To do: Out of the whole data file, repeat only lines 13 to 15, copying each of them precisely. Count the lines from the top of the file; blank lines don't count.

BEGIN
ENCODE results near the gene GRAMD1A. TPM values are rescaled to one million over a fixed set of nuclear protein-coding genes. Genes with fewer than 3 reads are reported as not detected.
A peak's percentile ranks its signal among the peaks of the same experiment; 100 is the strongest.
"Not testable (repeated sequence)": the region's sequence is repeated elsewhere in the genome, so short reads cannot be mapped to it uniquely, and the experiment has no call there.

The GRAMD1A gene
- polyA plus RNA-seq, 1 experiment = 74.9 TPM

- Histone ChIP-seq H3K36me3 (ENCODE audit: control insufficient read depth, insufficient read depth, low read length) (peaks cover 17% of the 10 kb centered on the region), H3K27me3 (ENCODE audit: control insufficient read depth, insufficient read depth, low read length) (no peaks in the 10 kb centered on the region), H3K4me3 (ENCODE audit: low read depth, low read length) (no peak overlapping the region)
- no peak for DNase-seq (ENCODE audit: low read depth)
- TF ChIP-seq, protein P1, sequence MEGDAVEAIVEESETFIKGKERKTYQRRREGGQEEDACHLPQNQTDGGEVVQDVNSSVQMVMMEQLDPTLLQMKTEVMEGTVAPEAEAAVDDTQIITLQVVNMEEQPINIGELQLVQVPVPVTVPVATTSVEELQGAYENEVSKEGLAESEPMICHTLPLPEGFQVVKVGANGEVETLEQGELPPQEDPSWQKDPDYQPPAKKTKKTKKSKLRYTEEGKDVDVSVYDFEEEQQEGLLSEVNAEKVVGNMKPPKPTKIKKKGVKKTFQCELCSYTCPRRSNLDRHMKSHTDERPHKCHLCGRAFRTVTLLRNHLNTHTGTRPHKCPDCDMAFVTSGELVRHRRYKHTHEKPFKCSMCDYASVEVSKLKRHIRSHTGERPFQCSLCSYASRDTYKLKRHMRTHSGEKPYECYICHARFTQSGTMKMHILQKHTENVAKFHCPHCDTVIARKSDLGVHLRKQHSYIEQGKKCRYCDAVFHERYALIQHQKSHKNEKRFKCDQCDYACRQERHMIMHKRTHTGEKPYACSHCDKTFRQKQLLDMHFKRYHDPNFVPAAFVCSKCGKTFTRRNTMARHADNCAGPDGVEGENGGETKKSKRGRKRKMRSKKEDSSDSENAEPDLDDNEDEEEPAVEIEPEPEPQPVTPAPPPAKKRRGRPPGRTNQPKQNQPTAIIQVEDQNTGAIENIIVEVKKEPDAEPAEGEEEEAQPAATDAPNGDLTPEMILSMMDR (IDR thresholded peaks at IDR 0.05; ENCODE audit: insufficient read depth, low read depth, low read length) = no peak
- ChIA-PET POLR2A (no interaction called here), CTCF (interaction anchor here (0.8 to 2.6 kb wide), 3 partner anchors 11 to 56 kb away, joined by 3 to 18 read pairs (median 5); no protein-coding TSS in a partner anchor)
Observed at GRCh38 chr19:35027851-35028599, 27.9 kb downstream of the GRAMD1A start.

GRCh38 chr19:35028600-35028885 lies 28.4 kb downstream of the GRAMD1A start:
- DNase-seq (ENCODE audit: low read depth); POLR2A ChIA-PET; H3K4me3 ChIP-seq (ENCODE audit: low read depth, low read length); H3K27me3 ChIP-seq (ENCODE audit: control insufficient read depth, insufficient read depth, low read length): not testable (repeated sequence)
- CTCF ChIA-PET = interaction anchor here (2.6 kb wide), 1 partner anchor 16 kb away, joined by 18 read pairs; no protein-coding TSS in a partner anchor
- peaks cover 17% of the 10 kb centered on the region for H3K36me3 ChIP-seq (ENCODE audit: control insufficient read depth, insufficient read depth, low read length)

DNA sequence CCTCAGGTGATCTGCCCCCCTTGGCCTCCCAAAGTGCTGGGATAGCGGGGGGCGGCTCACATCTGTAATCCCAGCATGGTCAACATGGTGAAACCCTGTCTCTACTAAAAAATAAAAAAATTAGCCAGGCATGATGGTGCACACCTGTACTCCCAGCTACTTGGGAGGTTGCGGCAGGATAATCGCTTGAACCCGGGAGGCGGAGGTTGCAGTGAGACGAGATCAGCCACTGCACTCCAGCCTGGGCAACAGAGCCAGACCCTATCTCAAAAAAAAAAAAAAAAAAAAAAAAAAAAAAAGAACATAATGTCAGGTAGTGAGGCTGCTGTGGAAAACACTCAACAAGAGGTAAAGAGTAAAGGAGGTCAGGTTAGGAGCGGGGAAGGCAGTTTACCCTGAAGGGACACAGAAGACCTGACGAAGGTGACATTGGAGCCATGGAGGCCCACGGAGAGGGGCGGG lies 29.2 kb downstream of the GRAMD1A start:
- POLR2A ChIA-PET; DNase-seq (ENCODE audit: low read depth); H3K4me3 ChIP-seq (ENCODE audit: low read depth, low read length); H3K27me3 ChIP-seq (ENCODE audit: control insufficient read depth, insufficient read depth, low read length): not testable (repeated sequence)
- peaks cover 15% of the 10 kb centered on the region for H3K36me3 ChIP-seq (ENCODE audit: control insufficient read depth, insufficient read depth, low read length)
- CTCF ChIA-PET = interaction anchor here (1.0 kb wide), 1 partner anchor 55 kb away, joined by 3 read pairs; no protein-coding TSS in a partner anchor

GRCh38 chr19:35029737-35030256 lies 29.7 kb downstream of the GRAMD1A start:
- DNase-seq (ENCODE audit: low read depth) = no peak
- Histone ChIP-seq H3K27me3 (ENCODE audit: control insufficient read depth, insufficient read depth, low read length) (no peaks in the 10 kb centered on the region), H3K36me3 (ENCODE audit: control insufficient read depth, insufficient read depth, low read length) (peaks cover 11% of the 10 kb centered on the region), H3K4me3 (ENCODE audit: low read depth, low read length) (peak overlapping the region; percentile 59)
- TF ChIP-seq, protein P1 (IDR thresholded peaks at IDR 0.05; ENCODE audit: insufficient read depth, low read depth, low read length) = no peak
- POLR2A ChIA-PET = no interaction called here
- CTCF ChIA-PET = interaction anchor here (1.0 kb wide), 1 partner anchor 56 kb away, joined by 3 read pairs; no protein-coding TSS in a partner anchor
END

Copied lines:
- CTCF ChIA-PET = interaction anchor here (2.6 kb wide), 1 partner anchor 16 kb away, joined by 18 read pairs; no protein-coding TSS in a partner anchor
- peaks cover 17% of the 10 kb centered on the region for H3K36me3 ChIP-seq (ENCODE audit: control insufficient read depth, insufficient read depth, low read length)

DNA sequence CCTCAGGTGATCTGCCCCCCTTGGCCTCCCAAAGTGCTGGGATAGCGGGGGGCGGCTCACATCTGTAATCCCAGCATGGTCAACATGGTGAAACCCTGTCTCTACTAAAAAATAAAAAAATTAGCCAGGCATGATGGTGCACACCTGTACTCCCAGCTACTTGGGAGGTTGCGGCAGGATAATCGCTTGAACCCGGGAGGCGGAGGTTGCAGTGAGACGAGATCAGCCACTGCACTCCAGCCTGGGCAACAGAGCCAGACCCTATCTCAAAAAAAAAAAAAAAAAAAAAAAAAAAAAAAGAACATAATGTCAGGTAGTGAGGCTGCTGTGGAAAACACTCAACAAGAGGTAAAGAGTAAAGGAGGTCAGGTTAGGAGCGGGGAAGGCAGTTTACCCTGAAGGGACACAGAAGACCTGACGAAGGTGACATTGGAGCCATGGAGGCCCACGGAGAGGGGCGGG lies 29.2 kb downstream of the GRAMD1A start: